Claudius Tanski, a piano magician with a fine-tuned touch, has chosen a very personal theme for his newest recital: three sonatas in C, all of them from the towering heights of the piano literature, have been brought into fascinating interrelation. Since Mozart’s C minor sonata, Beethoven’s op. 111, and Schubert’s “Reliquie” occupy such a unique place in the overall oeuvre of their creators, this eight- thousand-meters-plus experience has to be experienced at a high altitude – on a 3-D recording in original MDG 2 2 2 sound on a Super Audio CD.
Mozart composed a mere two sonatas in minor keys, and the one in C minor is something very special. The opening triad shoots up like a rocket, and until the coda of the first movement (for him a quite lengthy ending) he essentially limits himself to it. In the middle movement, in a clearly lighter E flat major, the Viennese whiz travels all around the circle of fifths; to A flat major, of course, but the tonal spectrum extends even to the extremely unusual key of G flat major, before the initial C minor gains dominance in the finale, charged with energy and marked by rhythmic syncopation.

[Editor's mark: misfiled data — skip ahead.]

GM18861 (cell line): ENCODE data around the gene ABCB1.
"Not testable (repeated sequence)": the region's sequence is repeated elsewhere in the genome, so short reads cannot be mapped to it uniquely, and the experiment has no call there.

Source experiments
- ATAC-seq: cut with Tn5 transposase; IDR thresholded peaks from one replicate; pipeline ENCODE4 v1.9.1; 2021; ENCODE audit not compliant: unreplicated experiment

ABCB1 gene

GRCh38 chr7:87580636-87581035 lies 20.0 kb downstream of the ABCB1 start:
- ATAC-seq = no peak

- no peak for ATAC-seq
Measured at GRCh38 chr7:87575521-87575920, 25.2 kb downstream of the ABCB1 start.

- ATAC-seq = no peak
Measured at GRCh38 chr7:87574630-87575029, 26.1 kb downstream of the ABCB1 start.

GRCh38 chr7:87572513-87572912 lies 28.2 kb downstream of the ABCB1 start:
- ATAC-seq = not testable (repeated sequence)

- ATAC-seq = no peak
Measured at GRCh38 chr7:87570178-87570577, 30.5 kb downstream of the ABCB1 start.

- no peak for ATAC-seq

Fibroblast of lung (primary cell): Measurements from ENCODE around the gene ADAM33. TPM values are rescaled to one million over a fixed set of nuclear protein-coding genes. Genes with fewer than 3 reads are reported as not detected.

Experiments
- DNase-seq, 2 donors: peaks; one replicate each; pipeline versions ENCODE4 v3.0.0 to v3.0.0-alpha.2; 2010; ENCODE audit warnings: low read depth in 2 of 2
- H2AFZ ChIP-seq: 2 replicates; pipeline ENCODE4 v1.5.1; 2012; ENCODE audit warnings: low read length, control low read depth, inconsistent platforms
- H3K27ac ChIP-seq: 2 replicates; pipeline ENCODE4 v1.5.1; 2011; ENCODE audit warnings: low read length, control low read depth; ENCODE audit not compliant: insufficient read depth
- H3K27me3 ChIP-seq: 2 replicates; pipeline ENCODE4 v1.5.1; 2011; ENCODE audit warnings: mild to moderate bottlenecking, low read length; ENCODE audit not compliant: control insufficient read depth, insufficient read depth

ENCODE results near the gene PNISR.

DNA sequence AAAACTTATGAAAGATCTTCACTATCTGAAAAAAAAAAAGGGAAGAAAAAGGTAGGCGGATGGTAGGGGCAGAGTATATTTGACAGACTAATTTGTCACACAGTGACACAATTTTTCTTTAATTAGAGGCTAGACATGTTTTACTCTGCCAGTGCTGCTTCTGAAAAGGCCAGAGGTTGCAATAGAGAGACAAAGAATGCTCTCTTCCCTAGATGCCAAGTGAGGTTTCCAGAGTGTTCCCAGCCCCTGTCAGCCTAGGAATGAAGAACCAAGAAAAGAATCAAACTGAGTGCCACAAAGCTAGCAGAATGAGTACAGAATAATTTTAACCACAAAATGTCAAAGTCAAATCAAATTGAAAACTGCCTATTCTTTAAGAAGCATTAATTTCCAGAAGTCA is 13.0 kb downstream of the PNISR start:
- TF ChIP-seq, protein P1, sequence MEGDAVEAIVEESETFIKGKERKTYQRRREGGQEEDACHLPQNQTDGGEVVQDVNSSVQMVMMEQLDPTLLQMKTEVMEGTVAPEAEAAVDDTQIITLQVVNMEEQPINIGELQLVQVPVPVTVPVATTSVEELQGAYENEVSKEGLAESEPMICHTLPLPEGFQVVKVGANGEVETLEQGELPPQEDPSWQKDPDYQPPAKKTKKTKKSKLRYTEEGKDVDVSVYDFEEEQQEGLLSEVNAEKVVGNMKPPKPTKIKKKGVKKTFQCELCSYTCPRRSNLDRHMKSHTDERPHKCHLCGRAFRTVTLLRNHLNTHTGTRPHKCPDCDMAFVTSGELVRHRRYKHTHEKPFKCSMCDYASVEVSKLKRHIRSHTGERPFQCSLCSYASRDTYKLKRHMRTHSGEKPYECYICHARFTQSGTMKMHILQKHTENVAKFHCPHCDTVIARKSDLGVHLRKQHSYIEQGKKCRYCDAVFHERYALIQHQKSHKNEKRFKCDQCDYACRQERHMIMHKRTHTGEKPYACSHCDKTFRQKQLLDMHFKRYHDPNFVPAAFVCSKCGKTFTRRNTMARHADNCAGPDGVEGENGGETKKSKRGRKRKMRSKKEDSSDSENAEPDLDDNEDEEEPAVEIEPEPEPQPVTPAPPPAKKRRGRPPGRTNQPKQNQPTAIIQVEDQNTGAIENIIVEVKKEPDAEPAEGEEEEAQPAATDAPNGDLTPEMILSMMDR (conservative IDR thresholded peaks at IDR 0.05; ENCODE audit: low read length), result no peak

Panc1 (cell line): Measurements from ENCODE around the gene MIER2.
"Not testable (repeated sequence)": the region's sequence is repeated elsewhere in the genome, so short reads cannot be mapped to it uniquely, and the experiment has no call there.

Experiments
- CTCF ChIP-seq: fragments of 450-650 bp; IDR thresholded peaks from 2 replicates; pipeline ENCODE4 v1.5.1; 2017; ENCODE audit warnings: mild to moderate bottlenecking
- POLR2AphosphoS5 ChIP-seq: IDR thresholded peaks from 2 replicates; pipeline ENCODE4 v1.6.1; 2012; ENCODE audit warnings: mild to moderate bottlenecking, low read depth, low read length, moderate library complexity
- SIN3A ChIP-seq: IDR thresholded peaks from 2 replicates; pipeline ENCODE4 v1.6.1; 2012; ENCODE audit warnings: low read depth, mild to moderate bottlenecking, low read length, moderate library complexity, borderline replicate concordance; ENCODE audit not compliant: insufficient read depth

Beethoven’s Piano Sonata op. 111, his last such work, points far into the musical future. Even its beginning makes us prick up our ears: Is this manly muscular statement really still Viennese classicism? Or isn’t Franz Liszt already peering around the corner? It is not without reason that great artists like Thomas Mann have occupied themselves with what is music literature’s most enigmatic milestone. The concluding second movement is especially remarkable: the grand master of motivic elaboration increasingly condenses the “Arietta” theme until all that remains is a never-ending trill chain in many voices – an immense challenge for all pianists and mastered by Claudius Tanski on the “Manfred Bürki” Steinway D from 1901 with sovereign skill and a flawless feel for the smallest tonal nuances.
Since Franz Schubert did not finish his Sonata in C, it later came to be known as the “Reliquie.” Its extant parts do complete justice to this designation and have tempted some composers and pianists to try to complete it. Claudius Tanski has taken a different route: he lets the impressive fragment speak for itself, fully conscious of the complexity of final movements in Schubert’s late oeuvre, again coming into view in the “Reliquie” but then not carried on to completion. Did the composer have his scruples about taking the next step? Tanski leaves this question open in free playing engaging the imagination of listeners captivated by this Super Audio CD produced in the finest MDG quality.